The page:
Indeed, this story is a bit long in the tooth.
Depends if lager yeast or ale yeast are used.
Actually this isn't as important as you think. You can make ale with a lager yeast and lager with an ale yeast, it will just take longer and probably won't taste right. The temperature, however, is very important, because different yeasts prefer different temperatures. As it was explained to me, if the wrong temperature for the yeast is chosen either they won't multiply quickly enough and bacteria will overwhelm them, or they will start to consume the wrong sugars and produce bad things like fusel alcohols. (Random trivia: the name "fusel" comes from the German word for a bad brew.)
Grandparent's post is accurate because certain simple sugars settle to either the top or bottom of a fermentation vessel. The yeasts will tend to congregate where the food is, and the food depends on the temperature. Ales multiply quickly and ferment in the top of the vessel, while lagers go nuts at the bottom. Interestingly enough, most major beers nowadays labeled "lager" are actually ales. My guess is that since the sugars are completely homogeneous in space, assuming you can keep the bacteria out you might wind up with a very smooth beer as everything ferments evenly... but it will take longer to brew. Or you might end up with a completely awful beer.
To answer the GP's question, I guess this means that if it ferments further toward the enemy's gate, it's a lager?
Clearly you're quite mad.
I can understand that copy editing is a lot of work, and GOOD copy editing is somewhat expensive. But "preparation costs?" Complete horseshit. Typesetting is essentially free unless you need to make physical copies, and it's a job that should be done by the copy editor, not a separate engraver. This isn't the 20th century anymore.
(Of course that particular free typesetter only creates a PDF or Postscript file. I'm sure the excessive DRM schemes and platform-specific obfuscation cost several million dollars to create and apply.)
Promotion is a burden that's essentially already borne by Amazon et al. I can't remember the last time I saw an ad for a book anywhere. Where the hell does that advertising budget go? My guess is the publishers are mainly competing with each other for "prime estate" on the front page, but many people-- specifically college students-- are more interested in finding a specific book than whatever is being promoted most heavily. Even private purchasers are loath to pay $5 for a book they may not enjoy at all; most purchases are via word of mouth or because the reader enjoyed reading previous works by that author. The search infrastructure allowing specific purchases is already there, if immature. A Pandora-style associative advertising system probably isn't far off. I don't see where the publishers fit into either of these cases.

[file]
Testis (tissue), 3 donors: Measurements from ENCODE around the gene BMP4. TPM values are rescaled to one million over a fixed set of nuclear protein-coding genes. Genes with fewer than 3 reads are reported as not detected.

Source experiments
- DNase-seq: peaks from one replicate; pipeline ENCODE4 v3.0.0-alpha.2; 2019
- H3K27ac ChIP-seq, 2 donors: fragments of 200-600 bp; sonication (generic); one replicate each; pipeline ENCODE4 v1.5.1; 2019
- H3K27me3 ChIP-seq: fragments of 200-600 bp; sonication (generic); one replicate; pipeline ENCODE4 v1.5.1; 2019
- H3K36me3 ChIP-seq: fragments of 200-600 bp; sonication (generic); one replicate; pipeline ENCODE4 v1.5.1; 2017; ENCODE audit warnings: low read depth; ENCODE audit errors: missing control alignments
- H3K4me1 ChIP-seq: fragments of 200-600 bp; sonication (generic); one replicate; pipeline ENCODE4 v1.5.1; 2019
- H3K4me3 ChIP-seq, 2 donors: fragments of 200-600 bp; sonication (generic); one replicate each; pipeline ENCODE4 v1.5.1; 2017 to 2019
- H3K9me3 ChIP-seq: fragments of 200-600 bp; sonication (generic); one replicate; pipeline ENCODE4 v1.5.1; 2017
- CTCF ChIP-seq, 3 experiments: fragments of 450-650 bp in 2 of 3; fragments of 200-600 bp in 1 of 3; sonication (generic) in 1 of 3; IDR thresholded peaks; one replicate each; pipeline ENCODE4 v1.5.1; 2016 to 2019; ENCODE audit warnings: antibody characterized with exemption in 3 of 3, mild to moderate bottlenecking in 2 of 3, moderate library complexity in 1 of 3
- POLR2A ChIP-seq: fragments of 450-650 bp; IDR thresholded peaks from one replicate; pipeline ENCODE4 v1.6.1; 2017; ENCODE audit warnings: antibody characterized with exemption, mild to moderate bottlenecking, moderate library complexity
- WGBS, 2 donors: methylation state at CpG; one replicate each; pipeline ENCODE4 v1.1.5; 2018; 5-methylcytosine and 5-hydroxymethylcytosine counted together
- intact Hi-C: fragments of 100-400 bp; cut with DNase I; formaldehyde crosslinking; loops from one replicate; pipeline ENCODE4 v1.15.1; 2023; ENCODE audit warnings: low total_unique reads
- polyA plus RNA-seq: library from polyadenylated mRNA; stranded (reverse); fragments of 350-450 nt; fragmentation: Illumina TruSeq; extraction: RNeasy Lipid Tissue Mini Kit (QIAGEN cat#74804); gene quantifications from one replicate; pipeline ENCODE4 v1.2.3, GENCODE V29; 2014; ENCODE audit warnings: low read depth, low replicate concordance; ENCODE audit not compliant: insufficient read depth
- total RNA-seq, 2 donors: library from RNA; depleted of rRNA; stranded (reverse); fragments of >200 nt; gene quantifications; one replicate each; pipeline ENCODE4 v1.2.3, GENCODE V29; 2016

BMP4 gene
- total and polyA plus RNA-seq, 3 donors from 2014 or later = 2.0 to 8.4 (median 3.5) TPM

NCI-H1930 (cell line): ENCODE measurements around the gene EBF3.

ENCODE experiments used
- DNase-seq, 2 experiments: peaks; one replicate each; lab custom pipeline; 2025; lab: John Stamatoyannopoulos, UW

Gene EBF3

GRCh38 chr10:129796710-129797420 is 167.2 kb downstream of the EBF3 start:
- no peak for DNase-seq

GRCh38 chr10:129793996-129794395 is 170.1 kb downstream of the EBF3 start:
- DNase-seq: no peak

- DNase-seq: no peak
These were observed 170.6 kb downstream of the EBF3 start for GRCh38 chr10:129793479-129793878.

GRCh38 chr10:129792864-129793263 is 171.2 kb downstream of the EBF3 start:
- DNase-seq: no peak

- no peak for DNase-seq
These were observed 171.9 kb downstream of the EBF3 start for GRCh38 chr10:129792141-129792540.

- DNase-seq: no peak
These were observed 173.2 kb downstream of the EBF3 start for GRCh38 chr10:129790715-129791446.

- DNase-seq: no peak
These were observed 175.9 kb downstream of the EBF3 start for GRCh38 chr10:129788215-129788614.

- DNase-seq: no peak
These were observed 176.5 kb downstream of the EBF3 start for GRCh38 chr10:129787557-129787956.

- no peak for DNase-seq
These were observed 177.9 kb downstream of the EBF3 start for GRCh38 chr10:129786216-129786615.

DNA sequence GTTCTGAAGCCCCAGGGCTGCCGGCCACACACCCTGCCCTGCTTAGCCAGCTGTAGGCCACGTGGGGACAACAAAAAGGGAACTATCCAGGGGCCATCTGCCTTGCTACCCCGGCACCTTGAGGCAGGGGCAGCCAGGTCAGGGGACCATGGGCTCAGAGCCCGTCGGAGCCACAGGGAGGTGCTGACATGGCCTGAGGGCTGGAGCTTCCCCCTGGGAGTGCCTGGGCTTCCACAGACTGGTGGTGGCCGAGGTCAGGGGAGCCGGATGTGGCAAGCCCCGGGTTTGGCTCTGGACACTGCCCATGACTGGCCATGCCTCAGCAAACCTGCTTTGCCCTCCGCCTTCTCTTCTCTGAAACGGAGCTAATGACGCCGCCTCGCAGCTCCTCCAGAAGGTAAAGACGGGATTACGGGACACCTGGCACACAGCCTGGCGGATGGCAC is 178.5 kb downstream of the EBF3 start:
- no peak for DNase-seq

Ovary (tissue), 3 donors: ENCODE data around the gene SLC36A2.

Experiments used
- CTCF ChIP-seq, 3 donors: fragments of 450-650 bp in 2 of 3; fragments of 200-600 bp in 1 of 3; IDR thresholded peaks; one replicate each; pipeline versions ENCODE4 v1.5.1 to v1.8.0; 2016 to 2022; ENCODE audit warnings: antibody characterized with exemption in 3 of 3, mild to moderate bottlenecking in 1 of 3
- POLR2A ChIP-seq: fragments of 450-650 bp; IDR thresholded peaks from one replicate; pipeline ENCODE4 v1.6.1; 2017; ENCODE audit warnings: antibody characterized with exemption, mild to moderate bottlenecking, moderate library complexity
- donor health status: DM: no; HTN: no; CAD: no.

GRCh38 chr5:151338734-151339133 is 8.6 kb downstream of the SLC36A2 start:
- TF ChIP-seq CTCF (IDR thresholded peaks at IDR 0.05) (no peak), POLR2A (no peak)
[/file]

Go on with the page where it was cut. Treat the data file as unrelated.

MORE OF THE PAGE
So remind me again where the money is going, aside from lobbying against copyright reform?
I would think (and hope) that customers aren't asking for it because they're not aware of the risks, not because they don't care. Like when people stop using debit cards everywhere only after their card gets duplicated.
Two things are necessary for privacy to really become important to the number crunchers. The first is a direct, measurable impact on individual privacy, which is arguably already happening. Whereas there was an implicit agreement of trust before, you now have essentially no privacy on social networking sites. The second is transparency, the wide exposure and dissemination that sleazy advertising companies have full access to YOUR stuff, and have no compunctions about sharing it.
You can tell who is on your side in this matter not by the first, but by the second metric. Everyone is swapping personal data like mad because there are no economic disincentives to do so-- in fact, there is a LOT of money in selling who your friends are and what things they like. The companies that want privacy to be taken seriously, like Google, are exposing the breaches themselves and letting loose the shitstorm, with the expectation that users will demand a reasonable privacy standard. The companies that don't give a flying monkey's butt, like Facebook, do their best to obscure what data is being shared and with whom. If you want to know which companies are really evil, look at who is trying to keep information from you.
There's one other good reason to use an electric car. Pure performance. Electric motors have more torque than any ICE of comparable weight. For people who drive cars for fun, not just utility, electric cars are the way to go.
You say it's better torque for comparable weight-- does that count the batteries? Didn't think so. That better torque curve is offset by significantly higher weight from the battery packs (translating to poor handling in corners). Electric cars also typically fit narrow economy tires (trading grip for higher efficiency) because they're supposed to be "green" and efficient and all that. You wind up with a car that wallows and lurches through a corner like a Buick.
I like the idea of electric motors, but the reality is not all rainbows and butterflies. Otherwise they'd be switching to pure electric engines for Le Mans.